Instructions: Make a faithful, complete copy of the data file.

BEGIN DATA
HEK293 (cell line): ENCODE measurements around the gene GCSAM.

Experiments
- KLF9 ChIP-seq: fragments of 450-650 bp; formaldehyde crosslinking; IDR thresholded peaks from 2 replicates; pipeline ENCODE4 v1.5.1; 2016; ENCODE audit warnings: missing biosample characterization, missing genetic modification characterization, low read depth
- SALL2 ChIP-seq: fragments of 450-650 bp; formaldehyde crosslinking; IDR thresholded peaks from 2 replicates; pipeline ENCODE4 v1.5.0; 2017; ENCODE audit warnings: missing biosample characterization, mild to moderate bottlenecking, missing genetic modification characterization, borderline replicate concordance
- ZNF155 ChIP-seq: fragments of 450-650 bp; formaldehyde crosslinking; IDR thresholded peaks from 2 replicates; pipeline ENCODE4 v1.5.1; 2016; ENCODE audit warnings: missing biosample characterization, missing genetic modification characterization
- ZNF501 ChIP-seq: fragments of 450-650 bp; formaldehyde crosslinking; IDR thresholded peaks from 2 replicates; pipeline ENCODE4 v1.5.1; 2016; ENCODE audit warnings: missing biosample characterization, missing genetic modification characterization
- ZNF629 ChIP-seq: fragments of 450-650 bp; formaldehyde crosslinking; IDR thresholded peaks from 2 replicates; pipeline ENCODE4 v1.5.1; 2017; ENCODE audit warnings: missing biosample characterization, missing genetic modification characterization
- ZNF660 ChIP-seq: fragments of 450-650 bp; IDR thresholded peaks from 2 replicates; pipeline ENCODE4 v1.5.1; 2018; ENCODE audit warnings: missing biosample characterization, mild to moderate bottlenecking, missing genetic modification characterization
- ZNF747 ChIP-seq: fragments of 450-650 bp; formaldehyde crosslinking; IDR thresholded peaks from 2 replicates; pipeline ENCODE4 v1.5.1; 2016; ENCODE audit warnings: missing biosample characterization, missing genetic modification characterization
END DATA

HEK293 (cell line): ENCODE measurements around the gene GCSAM.

Experiments
- KLF9 ChIP-seq: fragments of 450-650 bp; formaldehyde crosslinking; IDR thresholded peaks from 2 replicates; pipeline ENCODE4 v1.5.1; 2016; ENCODE audit warnings: missing biosample characterization, missing genetic modification characterization, low read depth
- SALL2 ChIP-seq: fragments of 450-650 bp; formaldehyde crosslinking; IDR thresholded peaks from 2 replicates; pipeline ENCODE4 v1.5.0; 2017; ENCODE audit warnings: missing biosample characterization, mild to moderate bottlenecking, missing genetic modification characterization, borderline replicate concordance
- ZNF155 ChIP-seq: fragments of 450-650 bp; formaldehyde crosslinking; IDR thresholded peaks from 2 replicates; pipeline ENCODE4 v1.5.1; 2016; ENCODE audit warnings: missing biosample characterization, missing genetic modification characterization
- ZNF501 ChIP-seq: fragments of 450-650 bp; formaldehyde crosslinking; IDR thresholded peaks from 2 replicates; pipeline ENCODE4 v1.5.1; 2016; ENCODE audit warnings: missing biosample characterization, missing genetic modification characterization
- ZNF629 ChIP-seq: fragments of 450-650 bp; formaldehyde crosslinking; IDR thresholded peaks from 2 replicates; pipeline ENCODE4 v1.5.1; 2017; ENCODE audit warnings: missing biosample characterization, missing genetic modification characterization
- ZNF660 ChIP-seq: fragments of 450-650 bp; IDR thresholded peaks from 2 replicates; pipeline ENCODE4 v1.5.1; 2018; ENCODE audit warnings: missing biosample characterization, mild to moderate bottlenecking, missing genetic modification characterization
- ZNF747 ChIP-seq: fragments of 450-650 bp; formaldehyde crosslinking; IDR thresholded peaks from 2 replicates; pipeline ENCODE4 v1.5.1; 2016; ENCODE audit warnings: missing biosample characterization, missing genetic modification characterization